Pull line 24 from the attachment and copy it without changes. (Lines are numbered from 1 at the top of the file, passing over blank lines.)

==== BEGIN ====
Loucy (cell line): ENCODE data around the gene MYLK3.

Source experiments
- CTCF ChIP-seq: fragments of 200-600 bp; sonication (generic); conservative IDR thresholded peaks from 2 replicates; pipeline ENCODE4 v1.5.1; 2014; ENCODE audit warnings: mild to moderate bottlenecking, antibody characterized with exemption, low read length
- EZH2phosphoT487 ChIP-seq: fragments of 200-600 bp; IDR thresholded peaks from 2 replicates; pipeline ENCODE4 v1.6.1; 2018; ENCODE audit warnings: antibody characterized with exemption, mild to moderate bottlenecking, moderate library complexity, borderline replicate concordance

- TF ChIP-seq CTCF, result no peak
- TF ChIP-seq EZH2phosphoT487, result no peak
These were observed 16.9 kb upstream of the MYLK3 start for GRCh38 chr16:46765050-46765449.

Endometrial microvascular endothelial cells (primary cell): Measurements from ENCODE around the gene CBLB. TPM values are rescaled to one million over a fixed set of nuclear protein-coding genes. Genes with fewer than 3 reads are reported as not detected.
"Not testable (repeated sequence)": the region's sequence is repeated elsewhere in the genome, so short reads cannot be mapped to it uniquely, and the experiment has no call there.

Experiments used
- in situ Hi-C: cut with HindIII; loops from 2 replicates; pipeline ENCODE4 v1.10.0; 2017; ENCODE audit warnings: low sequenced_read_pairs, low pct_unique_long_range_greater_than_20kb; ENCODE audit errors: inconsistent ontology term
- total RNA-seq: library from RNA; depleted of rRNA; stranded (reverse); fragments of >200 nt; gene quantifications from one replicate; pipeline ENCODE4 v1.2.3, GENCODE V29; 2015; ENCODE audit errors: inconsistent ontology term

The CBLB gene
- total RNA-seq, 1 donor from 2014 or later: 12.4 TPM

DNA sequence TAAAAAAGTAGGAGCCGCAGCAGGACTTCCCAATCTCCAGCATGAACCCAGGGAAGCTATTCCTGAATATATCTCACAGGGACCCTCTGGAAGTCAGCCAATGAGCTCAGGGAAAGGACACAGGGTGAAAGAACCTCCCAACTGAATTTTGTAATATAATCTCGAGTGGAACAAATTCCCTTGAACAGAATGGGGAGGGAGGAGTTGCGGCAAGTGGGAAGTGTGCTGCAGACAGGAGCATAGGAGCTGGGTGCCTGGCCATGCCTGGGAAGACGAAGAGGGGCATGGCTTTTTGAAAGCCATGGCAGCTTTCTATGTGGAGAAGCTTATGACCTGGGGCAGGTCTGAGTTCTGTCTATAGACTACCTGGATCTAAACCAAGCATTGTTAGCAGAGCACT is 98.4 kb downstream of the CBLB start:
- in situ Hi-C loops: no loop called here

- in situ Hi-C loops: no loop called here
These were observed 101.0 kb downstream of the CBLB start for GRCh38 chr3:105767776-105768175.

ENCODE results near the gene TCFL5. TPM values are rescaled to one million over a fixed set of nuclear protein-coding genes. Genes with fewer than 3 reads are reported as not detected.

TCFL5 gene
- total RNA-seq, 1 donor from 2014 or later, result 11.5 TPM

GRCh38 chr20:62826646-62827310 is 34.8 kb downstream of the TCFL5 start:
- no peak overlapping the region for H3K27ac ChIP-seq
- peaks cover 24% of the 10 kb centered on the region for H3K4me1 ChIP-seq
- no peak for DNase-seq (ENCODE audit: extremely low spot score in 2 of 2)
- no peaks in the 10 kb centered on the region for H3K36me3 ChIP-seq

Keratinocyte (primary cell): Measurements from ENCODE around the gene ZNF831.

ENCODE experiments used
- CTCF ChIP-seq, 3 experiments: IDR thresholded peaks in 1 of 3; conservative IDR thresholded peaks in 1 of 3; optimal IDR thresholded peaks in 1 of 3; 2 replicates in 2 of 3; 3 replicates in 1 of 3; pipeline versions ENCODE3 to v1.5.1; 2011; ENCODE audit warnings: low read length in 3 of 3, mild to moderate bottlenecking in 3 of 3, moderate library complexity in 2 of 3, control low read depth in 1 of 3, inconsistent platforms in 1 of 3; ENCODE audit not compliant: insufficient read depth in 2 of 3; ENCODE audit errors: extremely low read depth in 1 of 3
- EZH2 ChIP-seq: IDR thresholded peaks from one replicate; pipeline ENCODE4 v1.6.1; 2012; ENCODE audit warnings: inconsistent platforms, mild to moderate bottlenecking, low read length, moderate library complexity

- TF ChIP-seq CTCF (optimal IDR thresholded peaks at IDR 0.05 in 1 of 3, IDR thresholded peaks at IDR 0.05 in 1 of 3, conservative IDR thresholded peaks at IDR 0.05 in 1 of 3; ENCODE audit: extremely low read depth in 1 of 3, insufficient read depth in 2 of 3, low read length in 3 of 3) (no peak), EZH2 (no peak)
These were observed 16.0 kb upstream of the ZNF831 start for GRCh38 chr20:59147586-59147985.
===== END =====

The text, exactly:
- peaks cover 24% of the 10 kb centered on the region for H3K4me1 ChIP-seq